A Q&A with Caroline LightOrdinarily, the duty to retreat obligated you to first try to avoid a violent confrontation before meeting force with force, unless you were threatened in your home. Starting in Florida in 2005, Stand Your Ground laws have granted some people an exemption from criminal prosecution when they claim to have killed another person in self-defense, as long as their fear of the deceased can be seen as “reasonable” in court. In some jurisdictions, SYG laws make it very difficult for police to arrest someone in the wake of a deadly encounter, because they must first establish evidence that the killing was not in reasonable self-defense.
Welcome to Beacon Broadside, the blog of Beacon Press!
Want to receive all of our new posts by email? Subscribe below.
By Aviva ChomskyThe rise in undocumented workers over the past several decades has gone along with a rise in the invisible, exploited labor that they perform. The generally unacknowledged work that they do is a crucial underpinning to the standard of living and consumption enjoyed by virtually everyone in the United States. But, clearly, an economic system that keeps a lot of people unemployed and another group trapped in a legal status that restricts them to the worst kinds of jobs does not really benefit everyone.
By Lisa KotinI will never understand how lovers can buy one another chocolate for Valentine’s Day. If I eat chocolate, the last thing I want to do is to get romantic. I just want to hole up in the bathroom with my box of sea salt caramels and my nuts and chews. Door locked. Lights off. So not even I can see myself going down on the goods.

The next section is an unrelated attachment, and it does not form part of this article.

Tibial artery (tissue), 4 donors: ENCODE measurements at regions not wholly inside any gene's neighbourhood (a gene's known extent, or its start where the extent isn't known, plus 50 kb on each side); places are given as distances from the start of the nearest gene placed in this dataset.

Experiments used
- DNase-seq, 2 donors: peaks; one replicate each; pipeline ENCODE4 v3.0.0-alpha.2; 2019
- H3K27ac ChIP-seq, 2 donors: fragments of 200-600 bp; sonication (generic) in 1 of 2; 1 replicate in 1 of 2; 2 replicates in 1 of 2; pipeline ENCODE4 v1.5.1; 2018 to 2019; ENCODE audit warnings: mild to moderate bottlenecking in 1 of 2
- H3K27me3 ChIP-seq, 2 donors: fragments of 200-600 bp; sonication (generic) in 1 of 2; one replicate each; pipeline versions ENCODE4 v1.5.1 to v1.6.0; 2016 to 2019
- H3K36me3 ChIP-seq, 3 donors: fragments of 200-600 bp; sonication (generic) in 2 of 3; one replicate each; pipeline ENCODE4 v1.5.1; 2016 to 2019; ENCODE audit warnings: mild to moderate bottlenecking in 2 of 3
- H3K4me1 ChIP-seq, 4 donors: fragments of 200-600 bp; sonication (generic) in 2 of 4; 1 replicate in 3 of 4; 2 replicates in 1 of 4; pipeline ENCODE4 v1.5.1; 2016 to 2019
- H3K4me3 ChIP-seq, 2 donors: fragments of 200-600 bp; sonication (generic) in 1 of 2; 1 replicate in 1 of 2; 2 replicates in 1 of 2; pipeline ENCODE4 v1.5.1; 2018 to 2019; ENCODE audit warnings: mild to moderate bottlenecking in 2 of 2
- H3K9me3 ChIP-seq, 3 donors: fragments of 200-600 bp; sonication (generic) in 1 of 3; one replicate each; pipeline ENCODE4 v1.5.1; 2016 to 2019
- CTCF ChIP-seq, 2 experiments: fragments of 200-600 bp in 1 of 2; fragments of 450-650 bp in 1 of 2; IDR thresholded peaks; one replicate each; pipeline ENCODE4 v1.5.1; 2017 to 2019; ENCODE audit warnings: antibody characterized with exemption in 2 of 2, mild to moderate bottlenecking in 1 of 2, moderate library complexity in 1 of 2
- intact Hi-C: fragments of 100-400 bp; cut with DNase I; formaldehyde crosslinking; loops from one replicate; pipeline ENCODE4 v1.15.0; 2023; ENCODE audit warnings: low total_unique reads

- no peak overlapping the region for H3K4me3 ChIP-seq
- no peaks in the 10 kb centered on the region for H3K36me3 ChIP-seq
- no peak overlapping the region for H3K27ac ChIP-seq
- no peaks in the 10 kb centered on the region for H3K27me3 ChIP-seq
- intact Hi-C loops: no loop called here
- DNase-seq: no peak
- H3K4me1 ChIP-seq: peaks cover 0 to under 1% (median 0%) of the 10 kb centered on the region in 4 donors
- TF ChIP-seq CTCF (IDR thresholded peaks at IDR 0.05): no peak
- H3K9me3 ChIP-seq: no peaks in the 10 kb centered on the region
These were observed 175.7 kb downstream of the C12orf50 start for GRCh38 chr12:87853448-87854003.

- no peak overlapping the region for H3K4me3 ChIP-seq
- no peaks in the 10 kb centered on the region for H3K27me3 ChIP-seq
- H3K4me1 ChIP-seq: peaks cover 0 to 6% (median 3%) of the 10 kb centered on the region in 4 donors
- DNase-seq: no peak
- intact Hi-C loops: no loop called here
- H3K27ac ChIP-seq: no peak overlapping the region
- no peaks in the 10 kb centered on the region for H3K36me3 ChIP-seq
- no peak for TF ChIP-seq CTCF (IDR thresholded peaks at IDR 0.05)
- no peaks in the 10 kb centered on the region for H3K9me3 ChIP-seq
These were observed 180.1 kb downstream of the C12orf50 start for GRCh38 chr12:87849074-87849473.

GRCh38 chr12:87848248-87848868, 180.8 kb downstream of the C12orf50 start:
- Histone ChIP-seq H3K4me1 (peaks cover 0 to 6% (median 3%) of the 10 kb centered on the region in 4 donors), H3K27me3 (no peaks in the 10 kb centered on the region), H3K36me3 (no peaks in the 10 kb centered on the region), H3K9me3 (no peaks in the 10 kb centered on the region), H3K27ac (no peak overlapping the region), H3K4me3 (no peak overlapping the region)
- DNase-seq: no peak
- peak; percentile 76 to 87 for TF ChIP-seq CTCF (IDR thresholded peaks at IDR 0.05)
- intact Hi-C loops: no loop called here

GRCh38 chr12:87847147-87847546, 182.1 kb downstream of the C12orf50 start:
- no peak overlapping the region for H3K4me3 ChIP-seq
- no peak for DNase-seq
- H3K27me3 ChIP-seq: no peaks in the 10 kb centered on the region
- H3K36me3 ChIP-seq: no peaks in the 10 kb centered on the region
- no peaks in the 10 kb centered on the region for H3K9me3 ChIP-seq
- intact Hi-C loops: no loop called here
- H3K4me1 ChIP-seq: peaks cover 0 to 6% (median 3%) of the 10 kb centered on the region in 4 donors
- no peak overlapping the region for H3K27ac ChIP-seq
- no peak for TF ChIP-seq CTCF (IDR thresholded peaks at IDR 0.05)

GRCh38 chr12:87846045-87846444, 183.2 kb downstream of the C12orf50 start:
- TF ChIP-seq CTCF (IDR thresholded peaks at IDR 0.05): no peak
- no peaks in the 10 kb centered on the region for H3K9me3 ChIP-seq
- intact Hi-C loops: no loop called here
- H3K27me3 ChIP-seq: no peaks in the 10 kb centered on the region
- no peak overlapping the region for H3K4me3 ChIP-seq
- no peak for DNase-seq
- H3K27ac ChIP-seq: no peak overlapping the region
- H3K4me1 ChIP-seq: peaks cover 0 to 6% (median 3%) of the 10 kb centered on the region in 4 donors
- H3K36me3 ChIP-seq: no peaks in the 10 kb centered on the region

By Rashod OllisonIt was February 1988, and I was in the fourth grade, the new kid at Fair Park Elementary in central Little Rock. I was nervous, of course, because I was the new kid. And nobody wants to be the new kid. But unlike previous classroom situations, I wasn’t the only black face in the place. There, in Mrs. Charlotte James’ orderly room, I was surrounded by kids who looked as though they could have been my cousins—black and brown faces staring back at me sans the entitled icy glares I usually got from white kids in Hot Springs. Also, Mrs. James was black, as stately and no-nonsense with her pearls and round glasses as the Baptist church mothers who silenced me with a stern look whenever I was disruptive in the Lord’s house. She was my first black teacher, and I was “so excited” like the Pointer Sisters.
By Carole JoffeMany who celebrated the success of the recent worldwide Women’s Marches—record-breaking numbers, wonderful esprit, and their peacefulness—were also gratified by the significant participation of men in the women-led events. This widely noted involvement of men in the marches prompted me to think of another important example of men supporting the aspirations of women, but one less noted today: the role of Black men in the struggle for abortion rights before Roe v. Wade legalized abortion nationwide. These men played crucial roles in key legal cases, introduced pioneering pro-choice legislation, and as doctors, made sure women could get this essential care.